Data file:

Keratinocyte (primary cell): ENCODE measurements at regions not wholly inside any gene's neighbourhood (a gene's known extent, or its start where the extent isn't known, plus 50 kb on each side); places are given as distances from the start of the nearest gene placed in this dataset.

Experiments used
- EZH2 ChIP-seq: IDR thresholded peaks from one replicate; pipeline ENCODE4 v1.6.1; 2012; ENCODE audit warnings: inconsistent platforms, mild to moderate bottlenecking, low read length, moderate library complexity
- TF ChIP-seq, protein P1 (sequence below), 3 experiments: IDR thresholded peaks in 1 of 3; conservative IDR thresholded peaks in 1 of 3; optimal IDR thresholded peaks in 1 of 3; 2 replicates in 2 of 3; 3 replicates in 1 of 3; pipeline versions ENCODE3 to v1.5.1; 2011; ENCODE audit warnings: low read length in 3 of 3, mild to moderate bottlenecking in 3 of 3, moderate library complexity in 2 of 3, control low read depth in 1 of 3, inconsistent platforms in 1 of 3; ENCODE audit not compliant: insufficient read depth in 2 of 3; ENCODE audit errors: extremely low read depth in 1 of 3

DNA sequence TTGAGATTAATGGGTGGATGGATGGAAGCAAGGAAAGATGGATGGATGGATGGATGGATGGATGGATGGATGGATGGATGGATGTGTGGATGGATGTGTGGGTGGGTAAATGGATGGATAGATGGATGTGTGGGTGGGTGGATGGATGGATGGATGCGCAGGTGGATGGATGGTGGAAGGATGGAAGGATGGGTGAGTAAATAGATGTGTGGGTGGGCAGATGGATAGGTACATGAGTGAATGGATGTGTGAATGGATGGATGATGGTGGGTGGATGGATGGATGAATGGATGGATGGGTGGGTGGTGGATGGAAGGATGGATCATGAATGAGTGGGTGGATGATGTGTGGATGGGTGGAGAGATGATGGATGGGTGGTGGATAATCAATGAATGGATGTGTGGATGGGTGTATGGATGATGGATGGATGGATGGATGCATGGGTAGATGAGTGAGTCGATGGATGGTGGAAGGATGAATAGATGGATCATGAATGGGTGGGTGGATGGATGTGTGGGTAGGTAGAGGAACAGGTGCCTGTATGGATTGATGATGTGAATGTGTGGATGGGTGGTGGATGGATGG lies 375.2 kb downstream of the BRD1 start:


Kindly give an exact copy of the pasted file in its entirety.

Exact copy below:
Keratinocyte (primary cell): ENCODE measurements at regions not wholly inside any gene's neighbourhood (a gene's known extent, or its start where the extent isn't known, plus 50 kb on each side); places are given as distances from the start of the nearest gene placed in this dataset.

Experiments used
- EZH2 ChIP-seq: IDR thresholded peaks from one replicate; pipeline ENCODE4 v1.6.1; 2012; ENCODE audit warnings: inconsistent platforms, mild to moderate bottlenecking, low read length, moderate library complexity
- TF ChIP-seq, protein P1 (sequence below), 3 experiments: IDR thresholded peaks in 1 of 3; conservative IDR thresholded peaks in 1 of 3; optimal IDR thresholded peaks in 1 of 3; 2 replicates in 2 of 3; 3 replicates in 1 of 3; pipeline versions ENCODE3 to v1.5.1; 2011; ENCODE audit warnings: low read length in 3 of 3, mild to moderate bottlenecking in 3 of 3, moderate library complexity in 2 of 3, control low read depth in 1 of 3, inconsistent platforms in 1 of 3; ENCODE audit not compliant: insufficient read depth in 2 of 3; ENCODE audit errors: extremely low read depth in 1 of 3

DNA sequence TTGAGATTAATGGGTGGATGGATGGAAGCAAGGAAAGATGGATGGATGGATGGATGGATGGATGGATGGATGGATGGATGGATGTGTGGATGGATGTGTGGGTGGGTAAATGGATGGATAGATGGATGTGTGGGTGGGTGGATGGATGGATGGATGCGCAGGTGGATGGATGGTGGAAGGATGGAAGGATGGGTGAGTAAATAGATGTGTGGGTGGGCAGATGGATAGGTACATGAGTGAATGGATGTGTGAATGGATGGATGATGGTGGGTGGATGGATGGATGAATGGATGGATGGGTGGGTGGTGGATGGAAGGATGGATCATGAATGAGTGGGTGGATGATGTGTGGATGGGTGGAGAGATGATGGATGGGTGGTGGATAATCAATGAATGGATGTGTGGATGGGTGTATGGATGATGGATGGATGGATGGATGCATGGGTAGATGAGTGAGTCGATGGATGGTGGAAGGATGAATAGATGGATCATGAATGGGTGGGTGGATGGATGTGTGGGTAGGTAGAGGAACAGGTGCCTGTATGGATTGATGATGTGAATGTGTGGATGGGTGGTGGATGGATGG lies 375.2 kb downstream of the BRD1 start: